Justin Anderson has been busy this summer. Training, getting to know his new teammates, traveling to China with the Yao Ming Foundation, finally getting settled into an apartment in Philadelphia instead of a hotel.
His time also included appearing at the Sixers' Camden Youth Basketball Clinic, twice in three days this week. Jahlil Okafor also attended on the second day.
“For me to even be invited is dear to me,” Anderson said.
The camp, presented by Virtua, hosted over 900 children from the Camden, New Jersey area. It included basketball drills, dance lessons and fitness tests. Anderson addressed the campers and stressed the importance of health, respecting parents and school. He handed out boxes of Nike sneakers as well.
Anderson held a demonstration wherein campers stood on a basketball. Each second they could balance on the ball represented one season in the NBA. Then, he asked them to stand on a stack of textbooks. Each second represented a year of opportunities afforded to them because of their education. The seconds on the books far outlasted the seconds on the basketball.
“It’s such a vital moment for them education-wise,” Anderson said. “I just want to put myself in a position to be a role model, be a mentor, and open up and allow these kids to see it’s cool to be in school, it’s cool to have fun with it, and also be able to be a good athlete as well.”
Anderson showed a natural ability to connect with the campers and lead a crowd. He plans to bring those aspects to the Sixers this season, too.
“We want to make as strong of a playoff push as we can, and we really do confidently believe that we can make that happen,” he said.
Anderson was traded in mid-February from the Mavericks in the Nerlens Noel deal and basically lived out of a suitcase for the remainder of the season. He considers not being settled for those months “the toughest moment” of his NBA career. Anderson can relate to those who are new to the team and aims to help them get acclimated.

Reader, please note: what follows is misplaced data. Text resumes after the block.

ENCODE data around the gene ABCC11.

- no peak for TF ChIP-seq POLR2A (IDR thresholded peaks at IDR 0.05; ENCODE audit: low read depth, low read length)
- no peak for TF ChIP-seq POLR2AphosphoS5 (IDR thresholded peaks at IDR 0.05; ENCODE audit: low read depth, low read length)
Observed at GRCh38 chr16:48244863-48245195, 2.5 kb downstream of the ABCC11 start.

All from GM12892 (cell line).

“[I want to] show these guys that even though I’m only 23 years old, I’m a leader in my own type of way,” he said.
He looks to bring an even-keeled approach to the season. The Sixers are positioned to make a noticeable improvement from last season’s 28-54 record. Anderson understands this doesn’t always happen overnight.
“Expectations are for us to go through growing pains but us to have fun going through them,” he said. “Us understanding that we’re going to create an identity of being very tough, hard-nosed under Coach (Brett) Brown. Obviously, we have a lot of young talent trying to figure it out, along with myself. But the best thing is being able to grow together.”
On the court, Anderson wants to contribute versatility on both ends. He could earn the backup small forward role behind Robert Covington, and also has the ability to play multiple positions. Last season, Anderson averaged 8.5 points, 4.0 rebounds and 1.4 assists in 24 games for the Sixers. He started the final eight games in place of Covington (knee).
“I think my role is going to be one that allows to play different positions, guard multiple positions, being able to shoot the ball from deep, close, whatever the case may be,” Anderson said. “My athleticism being off the charts and being that energy guy who’s going to be one that brings that spark to the team. I’m just excited.”
Anderson is ready to get the season underway. He’s simply looking forward to participating in a full practice at the Sixers' training complex, something he didn’t have the opportunity to do because of the team's crammed game schedule after the All-Star break.
“I wish training camp was tomorrow,” Anderson said.